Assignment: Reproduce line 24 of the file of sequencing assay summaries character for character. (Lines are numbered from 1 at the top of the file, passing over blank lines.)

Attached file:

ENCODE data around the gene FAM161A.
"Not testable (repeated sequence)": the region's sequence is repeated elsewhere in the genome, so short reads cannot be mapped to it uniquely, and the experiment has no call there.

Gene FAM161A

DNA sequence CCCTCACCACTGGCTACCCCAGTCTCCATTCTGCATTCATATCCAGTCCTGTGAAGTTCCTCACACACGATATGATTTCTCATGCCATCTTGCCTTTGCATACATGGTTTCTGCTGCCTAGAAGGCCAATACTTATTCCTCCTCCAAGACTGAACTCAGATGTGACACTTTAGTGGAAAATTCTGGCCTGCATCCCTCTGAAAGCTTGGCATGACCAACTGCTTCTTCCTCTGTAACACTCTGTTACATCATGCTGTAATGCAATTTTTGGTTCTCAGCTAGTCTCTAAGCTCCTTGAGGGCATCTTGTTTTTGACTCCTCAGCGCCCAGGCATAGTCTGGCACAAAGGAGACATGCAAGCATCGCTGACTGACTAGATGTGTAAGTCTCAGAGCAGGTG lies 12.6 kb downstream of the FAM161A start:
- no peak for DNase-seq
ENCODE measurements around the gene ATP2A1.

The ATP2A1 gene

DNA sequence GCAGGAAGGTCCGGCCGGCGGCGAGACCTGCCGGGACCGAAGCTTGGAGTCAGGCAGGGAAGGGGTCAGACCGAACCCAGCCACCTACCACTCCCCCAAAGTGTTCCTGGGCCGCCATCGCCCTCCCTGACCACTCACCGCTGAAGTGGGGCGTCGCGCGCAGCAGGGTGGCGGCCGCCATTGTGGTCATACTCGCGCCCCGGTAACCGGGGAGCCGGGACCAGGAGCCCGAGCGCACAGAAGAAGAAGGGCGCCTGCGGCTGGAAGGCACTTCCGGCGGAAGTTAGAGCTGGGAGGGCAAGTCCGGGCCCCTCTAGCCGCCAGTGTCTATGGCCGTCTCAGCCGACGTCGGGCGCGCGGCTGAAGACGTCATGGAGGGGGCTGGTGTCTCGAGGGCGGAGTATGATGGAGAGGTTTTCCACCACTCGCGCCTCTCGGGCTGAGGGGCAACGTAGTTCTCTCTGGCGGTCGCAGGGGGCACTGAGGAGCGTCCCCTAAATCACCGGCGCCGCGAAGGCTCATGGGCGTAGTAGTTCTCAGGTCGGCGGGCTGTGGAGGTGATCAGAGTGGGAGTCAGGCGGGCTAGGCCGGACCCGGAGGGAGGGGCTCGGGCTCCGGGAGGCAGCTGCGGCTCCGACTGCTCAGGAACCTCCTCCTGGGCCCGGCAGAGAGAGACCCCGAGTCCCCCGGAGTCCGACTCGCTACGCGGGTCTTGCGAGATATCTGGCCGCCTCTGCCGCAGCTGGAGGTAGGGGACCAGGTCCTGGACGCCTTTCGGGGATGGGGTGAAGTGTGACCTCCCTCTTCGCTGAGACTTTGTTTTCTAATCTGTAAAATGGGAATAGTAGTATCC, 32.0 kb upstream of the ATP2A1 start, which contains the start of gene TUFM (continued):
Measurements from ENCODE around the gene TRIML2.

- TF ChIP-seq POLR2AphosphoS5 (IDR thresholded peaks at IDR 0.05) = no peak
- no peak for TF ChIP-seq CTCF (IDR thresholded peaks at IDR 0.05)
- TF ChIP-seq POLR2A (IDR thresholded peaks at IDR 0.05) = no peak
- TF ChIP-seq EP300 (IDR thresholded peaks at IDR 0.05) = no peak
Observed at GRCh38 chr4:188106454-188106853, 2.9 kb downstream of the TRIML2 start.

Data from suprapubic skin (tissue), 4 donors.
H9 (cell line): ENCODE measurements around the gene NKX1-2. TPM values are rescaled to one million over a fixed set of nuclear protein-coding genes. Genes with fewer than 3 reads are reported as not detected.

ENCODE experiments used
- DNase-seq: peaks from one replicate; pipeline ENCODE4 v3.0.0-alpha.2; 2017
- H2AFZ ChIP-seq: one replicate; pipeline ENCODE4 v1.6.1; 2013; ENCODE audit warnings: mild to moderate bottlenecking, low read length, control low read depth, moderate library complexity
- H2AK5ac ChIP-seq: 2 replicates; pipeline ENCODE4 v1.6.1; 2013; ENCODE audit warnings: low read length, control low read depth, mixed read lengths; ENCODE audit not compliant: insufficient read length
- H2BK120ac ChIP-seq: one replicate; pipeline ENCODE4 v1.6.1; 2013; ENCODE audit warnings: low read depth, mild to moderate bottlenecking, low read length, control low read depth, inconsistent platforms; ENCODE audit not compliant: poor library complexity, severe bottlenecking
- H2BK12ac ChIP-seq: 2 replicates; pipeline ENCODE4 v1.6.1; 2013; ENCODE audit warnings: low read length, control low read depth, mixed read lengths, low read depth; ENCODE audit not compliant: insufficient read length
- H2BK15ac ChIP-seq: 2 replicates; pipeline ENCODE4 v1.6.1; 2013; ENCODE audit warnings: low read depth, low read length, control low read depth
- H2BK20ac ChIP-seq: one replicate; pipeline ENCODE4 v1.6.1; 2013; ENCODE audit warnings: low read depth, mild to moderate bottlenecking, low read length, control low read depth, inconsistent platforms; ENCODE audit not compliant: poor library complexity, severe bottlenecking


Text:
- H2BK20ac ChIP-seq: one replicate; pipeline ENCODE4 v1.6.1; 2013; ENCODE audit warnings: low read depth, mild to moderate bottlenecking, low read length, control low read depth, inconsistent platforms; ENCODE audit not compliant: poor library complexity, severe bottlenecking